Sydneysiders forked out about $2 billion in tolls last year and the reason for the eye-watering amount is being blamed on the volume of toll roads in the state.
NSW boasts 13 toll roads, much higher than Queensland’s six and Victoria’s three.
And while as a state residents are feeling the pinch more than anywhere else in the country, Transport and Cities Program Director at the Grattan Institute, Marion Terrill says it’s residents in Western Sydney who are being hit hardest.
Marion Terrill, Transport and Cities Program Director at the Grattan Institute, says it’s largely residents in Western Sydney whose revenue is being used to cover the costs for the state’s toll roads.
“One of the real issues in Sydney is that the burden of tolls is not spread out,” Ms Terrill told NCA NewsWire.
“There’s a real equity issue in drivers who are asked to pay for roads and those who are not.”
Greens Upper House member, Abigail Boyd, who chaired the Legislative Council’s Inquiry into tolling regimes in 2022, said the placement of toll roads has created a culture of “exacerbating inequality” for people in outer-city and regional areas.
In 2022, the ABC reported that Sydney drivers forked out about $2 billion a year in tolls.
Based on NSW’s Central Coast, she estimates her and her partner spend about $10,000 on tolls every year. The alternative would be taking a bus and train that would increase their commute by “an extra hour and a half”.
“This is the reality of people who don’t live near the city,” she said.
“Building more toll roads and then charging them, instead of providing the public transport we need, has led to this high cost of living,” she says.
Privatization also an issue
Ms Boyd believes privatization of toll roads is a big contributor to the high costs that come with using them.
In NSW, Transurban partly or completely owns and operates nine toll roads across the state, including the M2, M4, Lane Cove Tunnel and West Connex.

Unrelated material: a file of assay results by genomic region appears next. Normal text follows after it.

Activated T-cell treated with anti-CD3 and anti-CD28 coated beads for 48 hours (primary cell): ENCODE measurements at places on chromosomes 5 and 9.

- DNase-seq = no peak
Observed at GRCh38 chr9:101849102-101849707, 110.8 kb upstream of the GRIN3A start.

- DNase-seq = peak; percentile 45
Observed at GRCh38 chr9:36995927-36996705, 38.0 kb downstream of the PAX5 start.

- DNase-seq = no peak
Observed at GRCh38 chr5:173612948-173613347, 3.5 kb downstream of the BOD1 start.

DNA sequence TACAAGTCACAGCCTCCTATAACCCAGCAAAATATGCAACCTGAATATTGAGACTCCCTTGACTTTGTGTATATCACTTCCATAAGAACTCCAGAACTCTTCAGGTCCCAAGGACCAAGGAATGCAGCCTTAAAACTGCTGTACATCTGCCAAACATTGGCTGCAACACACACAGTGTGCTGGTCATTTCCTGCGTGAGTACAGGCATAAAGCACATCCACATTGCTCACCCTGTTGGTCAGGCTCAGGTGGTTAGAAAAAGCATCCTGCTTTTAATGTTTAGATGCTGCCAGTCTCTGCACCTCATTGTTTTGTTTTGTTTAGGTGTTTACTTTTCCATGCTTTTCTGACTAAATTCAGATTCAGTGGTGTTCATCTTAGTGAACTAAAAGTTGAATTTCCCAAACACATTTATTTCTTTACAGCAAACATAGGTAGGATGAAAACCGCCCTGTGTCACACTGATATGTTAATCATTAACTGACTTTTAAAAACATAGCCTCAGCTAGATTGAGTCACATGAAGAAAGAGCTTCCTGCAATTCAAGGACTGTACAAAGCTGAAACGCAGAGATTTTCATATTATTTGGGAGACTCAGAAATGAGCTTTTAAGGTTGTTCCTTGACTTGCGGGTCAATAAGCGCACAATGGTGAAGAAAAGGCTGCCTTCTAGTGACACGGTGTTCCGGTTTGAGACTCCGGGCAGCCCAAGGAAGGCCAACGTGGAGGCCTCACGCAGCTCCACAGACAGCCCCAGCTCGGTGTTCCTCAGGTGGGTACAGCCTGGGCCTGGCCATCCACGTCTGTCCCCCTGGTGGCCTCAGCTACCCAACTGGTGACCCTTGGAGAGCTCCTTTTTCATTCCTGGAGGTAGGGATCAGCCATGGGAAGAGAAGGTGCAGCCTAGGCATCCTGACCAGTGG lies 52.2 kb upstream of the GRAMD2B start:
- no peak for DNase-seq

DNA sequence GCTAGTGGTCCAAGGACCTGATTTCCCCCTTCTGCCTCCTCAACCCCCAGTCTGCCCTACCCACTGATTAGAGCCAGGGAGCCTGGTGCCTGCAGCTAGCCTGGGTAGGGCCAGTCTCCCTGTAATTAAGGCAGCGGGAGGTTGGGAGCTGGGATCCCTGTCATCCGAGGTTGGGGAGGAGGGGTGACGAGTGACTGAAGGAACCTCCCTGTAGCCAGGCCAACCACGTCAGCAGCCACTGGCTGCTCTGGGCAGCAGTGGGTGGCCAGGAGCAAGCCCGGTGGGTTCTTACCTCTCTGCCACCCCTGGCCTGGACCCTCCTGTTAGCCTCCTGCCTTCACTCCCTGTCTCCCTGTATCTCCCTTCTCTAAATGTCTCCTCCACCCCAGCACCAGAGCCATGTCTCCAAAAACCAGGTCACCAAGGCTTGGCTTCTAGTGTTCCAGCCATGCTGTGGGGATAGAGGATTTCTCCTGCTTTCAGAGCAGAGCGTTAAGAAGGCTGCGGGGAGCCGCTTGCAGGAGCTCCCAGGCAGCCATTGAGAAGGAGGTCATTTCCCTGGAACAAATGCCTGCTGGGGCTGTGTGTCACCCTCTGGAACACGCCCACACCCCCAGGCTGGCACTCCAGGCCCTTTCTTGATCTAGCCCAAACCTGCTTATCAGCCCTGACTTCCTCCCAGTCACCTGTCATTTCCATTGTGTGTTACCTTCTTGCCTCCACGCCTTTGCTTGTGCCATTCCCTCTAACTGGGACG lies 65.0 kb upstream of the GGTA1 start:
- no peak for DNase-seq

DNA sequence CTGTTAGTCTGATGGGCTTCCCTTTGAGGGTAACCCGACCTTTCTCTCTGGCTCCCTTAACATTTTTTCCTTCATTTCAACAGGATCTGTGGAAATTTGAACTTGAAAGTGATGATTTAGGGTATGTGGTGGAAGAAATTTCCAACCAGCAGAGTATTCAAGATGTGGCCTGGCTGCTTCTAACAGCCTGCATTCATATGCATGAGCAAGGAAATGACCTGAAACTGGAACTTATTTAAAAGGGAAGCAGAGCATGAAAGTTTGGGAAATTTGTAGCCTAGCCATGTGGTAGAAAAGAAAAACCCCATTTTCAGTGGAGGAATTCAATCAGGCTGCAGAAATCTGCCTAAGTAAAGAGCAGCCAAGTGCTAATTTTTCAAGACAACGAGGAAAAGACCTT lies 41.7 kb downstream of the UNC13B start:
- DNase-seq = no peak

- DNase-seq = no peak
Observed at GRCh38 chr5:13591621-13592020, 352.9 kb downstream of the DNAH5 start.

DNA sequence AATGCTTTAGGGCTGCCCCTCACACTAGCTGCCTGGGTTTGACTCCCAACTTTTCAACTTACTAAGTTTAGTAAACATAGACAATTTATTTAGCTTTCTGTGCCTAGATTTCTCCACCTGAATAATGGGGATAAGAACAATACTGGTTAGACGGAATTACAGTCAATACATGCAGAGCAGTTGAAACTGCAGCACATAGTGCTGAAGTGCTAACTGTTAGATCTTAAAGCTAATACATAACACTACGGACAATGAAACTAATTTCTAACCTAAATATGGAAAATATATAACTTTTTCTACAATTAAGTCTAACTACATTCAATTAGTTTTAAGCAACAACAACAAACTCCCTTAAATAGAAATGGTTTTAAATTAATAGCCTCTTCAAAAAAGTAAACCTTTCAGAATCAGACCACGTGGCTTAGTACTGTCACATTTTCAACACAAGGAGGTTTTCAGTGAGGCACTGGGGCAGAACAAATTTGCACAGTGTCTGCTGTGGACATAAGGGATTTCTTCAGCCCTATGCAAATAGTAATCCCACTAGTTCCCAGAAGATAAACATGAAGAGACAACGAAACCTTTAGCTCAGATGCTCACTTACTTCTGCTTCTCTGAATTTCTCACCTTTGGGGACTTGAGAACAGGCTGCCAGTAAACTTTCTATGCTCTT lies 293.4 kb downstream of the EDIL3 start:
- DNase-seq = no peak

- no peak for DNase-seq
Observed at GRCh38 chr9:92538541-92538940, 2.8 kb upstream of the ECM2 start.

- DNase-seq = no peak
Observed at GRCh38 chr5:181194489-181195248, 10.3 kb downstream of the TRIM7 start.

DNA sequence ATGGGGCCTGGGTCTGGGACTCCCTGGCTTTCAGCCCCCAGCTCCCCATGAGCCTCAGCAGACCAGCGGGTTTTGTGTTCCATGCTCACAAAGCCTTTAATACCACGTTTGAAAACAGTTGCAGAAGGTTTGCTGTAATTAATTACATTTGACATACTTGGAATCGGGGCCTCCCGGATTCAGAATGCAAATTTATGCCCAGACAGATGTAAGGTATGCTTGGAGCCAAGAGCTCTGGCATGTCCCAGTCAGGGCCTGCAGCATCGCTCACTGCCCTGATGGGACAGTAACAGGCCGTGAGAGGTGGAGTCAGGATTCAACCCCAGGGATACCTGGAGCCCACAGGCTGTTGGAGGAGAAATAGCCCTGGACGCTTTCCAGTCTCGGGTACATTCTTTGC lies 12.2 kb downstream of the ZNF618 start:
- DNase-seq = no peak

“Those contracts we found during the inquiry actually came with a bunch of restrictive covenants around what the government can and can’t do when the contracts are in place.
“Things like not building competing public transport nearby, making sure that the toll goes up by at least 4 per cent every year.”
For privately-owned toll roads, pricing contracts are negotiated to either increase by 4 percent, or at the rate of CPI, depending on which figure is higher. The costs of tolls also compound year-on-year.
Ms Terrill says that while the upper limit of how much tolls may increase is regulated, these problems are created at the beginning of the project and difficult to undo.
“To unravel these contracts is enormously difficult and expensive, as the original prices are written into the contract,” she said.
Motorists complain of high tolls, government rebate incoming
In response to cost-of-living concerns, the state government has created the Toll Relief Rebate Scheme, to alleviate financial pressures.
As of Tuesday, drivers who spend more than $375 a financial year on tolls can claim back 40 percent of costs. A maximum annual figure of $750 can be claimed back for toll spends of $1975 or more. Rebates can be applied for every quarter, and are backdated to July 1 of last year.
However, drivers who travel to or from Western Sydney, say the toll reliefs aren’t enough.
One driver told NCA NewsWire his work commute from Camperdown in Sydney’s Inner West to Erskine Park in Western Sydney easily hits $4500 a year.
Driving via the M4, his return trip costs $18.82 a day and quickly totals $94 a week. Including the occasional weekend shift and other miscellaneous travel, the 30-year-old says all up he pays $5000 in tolls.
“Toll ways in Brisbane and Melbourne are nowhere near the same cost,” he said.
“Sure makes me think about moving to Brisbane.”
Reform delayed till after the election
However, a major change into how Sydney’s toll roads are charged could be coming, just not until after the state election on March 25.
When asked about toll reform on Tuesday, Premier Dominic Perrottet said potential toll reform could look like creating “a network price” which would link “all the systems together” and place “downward pressure on prices”.
Labor opposition leader, Chris Minns also said Labor will be releasing their tolls policy before March 25.
In terms of what “a network price” might be involved, Ms Boyd believes this would look like reforming prices using distance-based charging.
Again, she this will “exacerbate inequality” for people in outer-city areas. .
“You live further away and you have to travel further work, then suddenly, you have to pay this great pleasure to drive the roads, when you’ve got no public transport option.”
Ms Terrill says things like cost variation, depending on time should also be considered.
“It makes no sense to charge the same price for someone to drive on the road at midnight, compared to peak hour,” she said.
“Time of day variations is key to managing a vibrant city like Sydney.”